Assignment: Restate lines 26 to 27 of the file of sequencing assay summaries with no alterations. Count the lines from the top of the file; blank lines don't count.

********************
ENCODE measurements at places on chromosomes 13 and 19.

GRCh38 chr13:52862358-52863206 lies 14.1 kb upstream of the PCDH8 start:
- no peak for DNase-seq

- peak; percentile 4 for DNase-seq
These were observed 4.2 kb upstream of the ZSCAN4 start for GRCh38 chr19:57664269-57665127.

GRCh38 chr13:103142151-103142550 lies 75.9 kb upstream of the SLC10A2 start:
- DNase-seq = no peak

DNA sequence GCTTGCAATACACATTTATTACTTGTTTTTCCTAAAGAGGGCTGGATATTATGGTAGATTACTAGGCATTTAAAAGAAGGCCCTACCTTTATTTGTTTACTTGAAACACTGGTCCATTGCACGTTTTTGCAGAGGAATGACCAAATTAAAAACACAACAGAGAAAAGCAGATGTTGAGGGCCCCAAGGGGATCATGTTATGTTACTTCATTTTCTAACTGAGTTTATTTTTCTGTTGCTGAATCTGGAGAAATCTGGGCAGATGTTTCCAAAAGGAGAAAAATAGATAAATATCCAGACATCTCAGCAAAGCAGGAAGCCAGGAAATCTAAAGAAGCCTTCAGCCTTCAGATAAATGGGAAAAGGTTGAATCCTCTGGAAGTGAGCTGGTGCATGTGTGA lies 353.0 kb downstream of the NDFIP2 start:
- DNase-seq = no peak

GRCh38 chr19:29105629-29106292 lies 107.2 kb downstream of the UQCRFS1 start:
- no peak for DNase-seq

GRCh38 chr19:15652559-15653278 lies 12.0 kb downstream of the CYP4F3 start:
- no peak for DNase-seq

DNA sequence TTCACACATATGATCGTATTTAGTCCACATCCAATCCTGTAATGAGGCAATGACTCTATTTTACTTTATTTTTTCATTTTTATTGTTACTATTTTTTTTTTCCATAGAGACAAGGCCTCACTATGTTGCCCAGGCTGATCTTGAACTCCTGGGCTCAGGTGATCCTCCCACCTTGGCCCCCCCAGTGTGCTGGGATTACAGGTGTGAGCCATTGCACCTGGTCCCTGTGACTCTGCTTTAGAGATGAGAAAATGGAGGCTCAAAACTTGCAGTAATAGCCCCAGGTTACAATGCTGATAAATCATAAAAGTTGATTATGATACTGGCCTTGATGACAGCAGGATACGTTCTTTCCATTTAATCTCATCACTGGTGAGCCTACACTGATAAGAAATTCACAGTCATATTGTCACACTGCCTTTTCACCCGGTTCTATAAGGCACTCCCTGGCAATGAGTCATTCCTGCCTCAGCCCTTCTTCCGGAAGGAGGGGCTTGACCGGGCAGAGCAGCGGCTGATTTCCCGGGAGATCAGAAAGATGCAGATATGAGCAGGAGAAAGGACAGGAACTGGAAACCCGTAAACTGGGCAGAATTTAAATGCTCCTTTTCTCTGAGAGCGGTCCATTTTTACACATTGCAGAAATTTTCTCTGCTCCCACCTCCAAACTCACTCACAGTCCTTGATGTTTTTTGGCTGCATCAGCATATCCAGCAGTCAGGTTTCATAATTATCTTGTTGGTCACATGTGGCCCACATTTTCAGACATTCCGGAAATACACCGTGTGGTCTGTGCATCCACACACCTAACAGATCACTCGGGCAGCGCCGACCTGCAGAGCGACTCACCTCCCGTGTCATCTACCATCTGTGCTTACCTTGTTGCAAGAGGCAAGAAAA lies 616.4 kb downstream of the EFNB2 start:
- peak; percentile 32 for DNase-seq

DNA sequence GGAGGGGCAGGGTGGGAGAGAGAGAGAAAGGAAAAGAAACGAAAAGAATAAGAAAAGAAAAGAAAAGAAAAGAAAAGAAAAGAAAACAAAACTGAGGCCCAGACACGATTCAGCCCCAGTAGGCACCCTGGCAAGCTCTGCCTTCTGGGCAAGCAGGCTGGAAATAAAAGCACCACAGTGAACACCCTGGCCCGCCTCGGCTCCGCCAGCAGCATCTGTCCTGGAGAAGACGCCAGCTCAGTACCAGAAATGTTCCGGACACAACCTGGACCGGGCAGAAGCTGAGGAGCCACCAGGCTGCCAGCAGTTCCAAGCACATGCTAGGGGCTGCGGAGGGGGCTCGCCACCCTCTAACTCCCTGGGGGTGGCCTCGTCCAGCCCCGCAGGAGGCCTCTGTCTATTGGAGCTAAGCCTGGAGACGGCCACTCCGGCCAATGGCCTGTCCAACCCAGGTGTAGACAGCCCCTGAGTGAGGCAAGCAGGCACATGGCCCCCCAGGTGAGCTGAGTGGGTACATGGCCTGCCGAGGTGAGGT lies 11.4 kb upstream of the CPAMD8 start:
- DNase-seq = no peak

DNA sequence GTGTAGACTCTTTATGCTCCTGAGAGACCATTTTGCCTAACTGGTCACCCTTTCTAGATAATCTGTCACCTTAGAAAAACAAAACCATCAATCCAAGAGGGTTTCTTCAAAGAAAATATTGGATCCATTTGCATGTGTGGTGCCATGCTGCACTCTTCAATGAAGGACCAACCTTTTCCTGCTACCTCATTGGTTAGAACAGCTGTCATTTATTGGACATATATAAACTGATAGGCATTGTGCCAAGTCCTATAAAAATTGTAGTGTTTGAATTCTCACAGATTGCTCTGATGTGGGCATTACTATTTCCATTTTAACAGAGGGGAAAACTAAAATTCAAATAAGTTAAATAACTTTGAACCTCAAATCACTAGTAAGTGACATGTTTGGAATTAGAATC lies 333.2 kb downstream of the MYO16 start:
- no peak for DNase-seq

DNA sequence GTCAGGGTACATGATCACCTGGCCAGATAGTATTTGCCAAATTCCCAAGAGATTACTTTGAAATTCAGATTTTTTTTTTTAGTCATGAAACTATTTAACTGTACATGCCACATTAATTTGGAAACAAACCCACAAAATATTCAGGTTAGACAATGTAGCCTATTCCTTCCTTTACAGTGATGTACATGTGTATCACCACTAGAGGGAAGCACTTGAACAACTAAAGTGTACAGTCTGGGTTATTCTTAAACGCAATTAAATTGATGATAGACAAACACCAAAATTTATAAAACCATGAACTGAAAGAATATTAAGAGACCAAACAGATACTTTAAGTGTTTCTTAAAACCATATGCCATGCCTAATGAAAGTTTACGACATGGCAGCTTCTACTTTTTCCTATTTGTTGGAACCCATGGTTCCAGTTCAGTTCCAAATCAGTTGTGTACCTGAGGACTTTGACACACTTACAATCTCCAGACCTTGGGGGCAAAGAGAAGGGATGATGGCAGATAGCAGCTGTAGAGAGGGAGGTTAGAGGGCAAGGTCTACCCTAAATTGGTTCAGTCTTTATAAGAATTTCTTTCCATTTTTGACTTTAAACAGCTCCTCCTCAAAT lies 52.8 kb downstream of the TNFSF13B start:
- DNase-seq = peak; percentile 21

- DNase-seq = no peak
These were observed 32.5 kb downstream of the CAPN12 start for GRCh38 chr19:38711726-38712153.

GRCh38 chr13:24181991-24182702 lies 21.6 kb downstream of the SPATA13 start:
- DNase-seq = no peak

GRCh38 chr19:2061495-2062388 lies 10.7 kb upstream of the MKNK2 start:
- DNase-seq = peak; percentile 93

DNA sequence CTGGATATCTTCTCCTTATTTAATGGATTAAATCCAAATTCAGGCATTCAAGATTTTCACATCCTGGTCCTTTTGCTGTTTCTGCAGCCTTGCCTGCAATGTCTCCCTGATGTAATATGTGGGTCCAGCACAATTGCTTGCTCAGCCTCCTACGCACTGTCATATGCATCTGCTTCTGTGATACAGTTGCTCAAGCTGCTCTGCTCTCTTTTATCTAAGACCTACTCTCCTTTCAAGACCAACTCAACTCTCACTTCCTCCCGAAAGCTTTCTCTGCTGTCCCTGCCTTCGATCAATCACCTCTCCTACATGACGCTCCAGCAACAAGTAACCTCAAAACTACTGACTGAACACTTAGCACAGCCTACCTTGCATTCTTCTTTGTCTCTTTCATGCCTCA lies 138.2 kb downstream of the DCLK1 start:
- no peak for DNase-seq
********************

GRCh38 chr19:2061495-2062388 lies 10.7 kb upstream of the MKNK2 start:
- DNase-seq = peak; percentile 93